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Germany To Nix Nukes

Chancellor Gerhard Schroeder and the bosses of Germany's nuclear power plants agreed Thursday on a plan to end the country's use of atomic energy, clinching a deal that has eluded Schroeder's center-left government for more than a year.
At an early morning news conference, Schroeder announced that both sides had compromised on how quickly the phase-out would take effect, with the government allowing two extra years of running time. That means Germany's last nuclear plant would go off-line in about 20 years.

Industry leaders said they regretted the early closures. "But we accept the primacy of the political system," Ulrich Hartmann, chairman of the Veba utility, said after four-and-a-half hours of talks.

Schroeder came into office in late 1998 promising to negotiate an end to nuclear power in Germany—an issue especially dear to the hearts of his junior coalition partner, the environmentalist Greens party.

Germany's 19 nuclear plants provide almost a third of the country's electricity. But the country also has a big anti-nuclear lobby that regularly targets shipments of nuclear fuel or waste with massive, sometimes violent protests.

Schroeder, a Social Democrat, initially said his government would legislate plant closures after a year if a voluntary deal couldn't be reached with plant operators.

But the negotiations dragged on over 18 months and were marked by bickering between the partners over how quickly the plants should be forced off-line.

The final deal allows a total life span of 32 years for power plants, Schroeder said. He did not say exactly when the last nuclear energy production will end. But the newest German plants came on line in the late 1980s, which means their 32 years should be up around 2020.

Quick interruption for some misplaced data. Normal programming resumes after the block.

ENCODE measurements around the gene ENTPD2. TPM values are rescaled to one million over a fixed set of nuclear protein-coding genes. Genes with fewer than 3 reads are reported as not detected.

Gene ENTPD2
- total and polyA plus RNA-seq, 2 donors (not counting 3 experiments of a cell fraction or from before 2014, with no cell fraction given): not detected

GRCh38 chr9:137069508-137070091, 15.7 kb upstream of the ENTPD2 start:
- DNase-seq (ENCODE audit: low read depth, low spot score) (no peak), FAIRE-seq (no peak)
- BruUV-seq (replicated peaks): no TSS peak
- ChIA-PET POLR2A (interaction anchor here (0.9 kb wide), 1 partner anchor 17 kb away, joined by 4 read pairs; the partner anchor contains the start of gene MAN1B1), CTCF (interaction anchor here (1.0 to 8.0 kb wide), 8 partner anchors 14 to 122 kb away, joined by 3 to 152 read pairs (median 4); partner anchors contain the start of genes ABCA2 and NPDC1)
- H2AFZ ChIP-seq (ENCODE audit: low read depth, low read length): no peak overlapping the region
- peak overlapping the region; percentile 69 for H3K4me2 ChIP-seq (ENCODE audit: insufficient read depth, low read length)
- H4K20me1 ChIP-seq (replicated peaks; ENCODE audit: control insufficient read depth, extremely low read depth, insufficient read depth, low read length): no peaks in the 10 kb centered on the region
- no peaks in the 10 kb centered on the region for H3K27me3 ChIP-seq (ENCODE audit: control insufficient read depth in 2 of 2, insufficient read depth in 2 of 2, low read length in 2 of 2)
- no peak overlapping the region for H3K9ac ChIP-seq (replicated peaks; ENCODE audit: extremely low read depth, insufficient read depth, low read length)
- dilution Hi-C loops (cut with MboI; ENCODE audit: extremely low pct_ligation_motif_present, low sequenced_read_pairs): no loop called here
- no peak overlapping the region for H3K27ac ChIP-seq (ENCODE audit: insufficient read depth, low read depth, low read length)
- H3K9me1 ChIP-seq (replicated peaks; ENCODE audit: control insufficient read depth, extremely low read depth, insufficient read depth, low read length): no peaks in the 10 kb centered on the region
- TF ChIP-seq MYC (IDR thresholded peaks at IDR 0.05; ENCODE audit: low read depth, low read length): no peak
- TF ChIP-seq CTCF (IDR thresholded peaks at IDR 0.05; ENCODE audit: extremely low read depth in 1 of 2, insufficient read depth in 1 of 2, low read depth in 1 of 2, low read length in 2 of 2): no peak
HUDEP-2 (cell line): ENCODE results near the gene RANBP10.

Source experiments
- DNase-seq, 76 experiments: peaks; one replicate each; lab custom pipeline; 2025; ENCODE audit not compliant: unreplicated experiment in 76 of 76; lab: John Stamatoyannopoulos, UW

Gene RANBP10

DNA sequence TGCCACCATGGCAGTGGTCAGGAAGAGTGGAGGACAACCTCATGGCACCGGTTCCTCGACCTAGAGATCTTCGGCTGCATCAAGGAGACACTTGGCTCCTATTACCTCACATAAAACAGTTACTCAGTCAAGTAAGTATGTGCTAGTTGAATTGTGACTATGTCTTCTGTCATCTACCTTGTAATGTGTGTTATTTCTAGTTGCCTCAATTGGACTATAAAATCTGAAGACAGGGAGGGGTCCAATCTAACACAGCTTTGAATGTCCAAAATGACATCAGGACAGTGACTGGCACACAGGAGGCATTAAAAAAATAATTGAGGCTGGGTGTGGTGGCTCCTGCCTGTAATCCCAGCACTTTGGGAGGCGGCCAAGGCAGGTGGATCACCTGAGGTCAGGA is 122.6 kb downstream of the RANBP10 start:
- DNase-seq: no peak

Before Thursday's deal was reached, Greens party lawmakers had suggested that the first two nuclear plants could be shut down before the end of the current legislative period in 2002.

The conservative opposition, however, has threatened to block any deal in the upper house of parliament, where the states are represented.

Conservatives accuse the government of ignoring potential job losses and costs to states like Bavaria and Baden-Wuerttemberg—both conservative-led—that are major shareholders in public utilities.

They also argue that scrapping nuclear power would create other problems by forcing Germany to use other fuels to produce electricity, keeping the nation from meeting targets for reducing air pollution.

Schroeder has said he believes a nuclear phase-out law could be formulated in such a way that it did not require approval in the upper house.

But the Bavarian state government said Wednesday it was already preparing a complaint to bring to the Constitutional Court if Schroeder tries to push through a deal.